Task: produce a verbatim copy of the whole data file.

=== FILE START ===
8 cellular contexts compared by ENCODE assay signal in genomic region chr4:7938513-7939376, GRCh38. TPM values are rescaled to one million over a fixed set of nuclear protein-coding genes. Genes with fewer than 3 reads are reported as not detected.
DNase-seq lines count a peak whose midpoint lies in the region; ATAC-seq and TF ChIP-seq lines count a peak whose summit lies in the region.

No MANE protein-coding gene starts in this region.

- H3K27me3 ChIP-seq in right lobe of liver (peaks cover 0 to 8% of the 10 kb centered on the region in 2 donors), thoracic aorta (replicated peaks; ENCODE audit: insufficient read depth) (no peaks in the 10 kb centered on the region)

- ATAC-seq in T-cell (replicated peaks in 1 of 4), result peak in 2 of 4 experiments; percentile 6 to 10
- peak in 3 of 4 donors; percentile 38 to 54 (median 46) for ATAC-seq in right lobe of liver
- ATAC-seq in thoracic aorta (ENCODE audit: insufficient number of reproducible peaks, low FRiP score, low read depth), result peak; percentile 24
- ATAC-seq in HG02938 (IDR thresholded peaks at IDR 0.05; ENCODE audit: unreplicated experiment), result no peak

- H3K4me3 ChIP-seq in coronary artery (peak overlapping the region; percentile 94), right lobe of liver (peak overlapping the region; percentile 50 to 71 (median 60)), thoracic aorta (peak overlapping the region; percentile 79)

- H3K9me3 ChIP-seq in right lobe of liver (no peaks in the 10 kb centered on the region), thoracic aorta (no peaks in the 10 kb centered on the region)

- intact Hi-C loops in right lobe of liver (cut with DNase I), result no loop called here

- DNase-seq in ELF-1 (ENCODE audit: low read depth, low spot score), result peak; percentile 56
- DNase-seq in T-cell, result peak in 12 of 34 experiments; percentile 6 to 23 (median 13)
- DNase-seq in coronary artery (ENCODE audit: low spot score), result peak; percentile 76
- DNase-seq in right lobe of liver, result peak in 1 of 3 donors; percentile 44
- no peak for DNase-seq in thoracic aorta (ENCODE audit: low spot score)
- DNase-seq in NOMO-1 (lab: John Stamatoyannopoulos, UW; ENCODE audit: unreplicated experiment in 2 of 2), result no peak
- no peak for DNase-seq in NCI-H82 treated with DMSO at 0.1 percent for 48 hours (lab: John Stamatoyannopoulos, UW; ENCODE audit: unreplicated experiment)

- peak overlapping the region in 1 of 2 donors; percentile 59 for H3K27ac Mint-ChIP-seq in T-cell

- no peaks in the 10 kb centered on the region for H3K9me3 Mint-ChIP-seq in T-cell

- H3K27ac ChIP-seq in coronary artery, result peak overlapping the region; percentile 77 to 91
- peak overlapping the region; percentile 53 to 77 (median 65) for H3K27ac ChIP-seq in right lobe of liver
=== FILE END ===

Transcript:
8 cellular contexts compared by ENCODE assay signal in genomic region chr4:7938513-7939376, GRCh38. TPM values are rescaled to one million over a fixed set of nuclear protein-coding genes. Genes with fewer than 3 reads are reported as not detected.
DNase-seq lines count a peak whose midpoint lies in the region; ATAC-seq and TF ChIP-seq lines count a peak whose summit lies in the region.

No MANE protein-coding gene starts in this region.

- H3K27me3 ChIP-seq in right lobe of liver (peaks cover 0 to 8% of the 10 kb centered on the region in 2 donors), thoracic aorta (replicated peaks; ENCODE audit: insufficient read depth) (no peaks in the 10 kb centered on the region)

- ATAC-seq in T-cell (replicated peaks in 1 of 4), result peak in 2 of 4 experiments; percentile 6 to 10
- peak in 3 of 4 donors; percentile 38 to 54 (median 46) for ATAC-seq in right lobe of liver
- ATAC-seq in thoracic aorta (ENCODE audit: insufficient number of reproducible peaks, low FRiP score, low read depth), result peak; percentile 24
- ATAC-seq in HG02938 (IDR thresholded peaks at IDR 0.05; ENCODE audit: unreplicated experiment), result no peak

- H3K4me3 ChIP-seq in coronary artery (peak overlapping the region; percentile 94), right lobe of liver (peak overlapping the region; percentile 50 to 71 (median 60)), thoracic aorta (peak overlapping the region; percentile 79)

- H3K9me3 ChIP-seq in right lobe of liver (no peaks in the 10 kb centered on the region), thoracic aorta (no peaks in the 10 kb centered on the region)

- intact Hi-C loops in right lobe of liver (cut with DNase I), result no loop called here

- DNase-seq in ELF-1 (ENCODE audit: low read depth, low spot score), result peak; percentile 56
- DNase-seq in T-cell, result peak in 12 of 34 experiments; percentile 6 to 23 (median 13)
- DNase-seq in coronary artery (ENCODE audit: low spot score), result peak; percentile 76
- DNase-seq in right lobe of liver, result peak in 1 of 3 donors; percentile 44
- no peak for DNase-seq in thoracic aorta (ENCODE audit: low spot score)
- DNase-seq in NOMO-1 (lab: John Stamatoyannopoulos, UW; ENCODE audit: unreplicated experiment in 2 of 2), result no peak
- no peak for DNase-seq in NCI-H82 treated with DMSO at 0.1 percent for 48 hours (lab: John Stamatoyannopoulos, UW; ENCODE audit: unreplicated experiment)

- peak overlapping the region in 1 of 2 donors; percentile 59 for H3K27ac Mint-ChIP-seq in T-cell

- no peaks in the 10 kb centered on the region for H3K9me3 Mint-ChIP-seq in T-cell

- H3K27ac ChIP-seq in coronary artery, result peak overlapping the region; percentile 77 to 91
- peak overlapping the region; percentile 53 to 77 (median 65) for H3K27ac ChIP-seq in right lobe of liver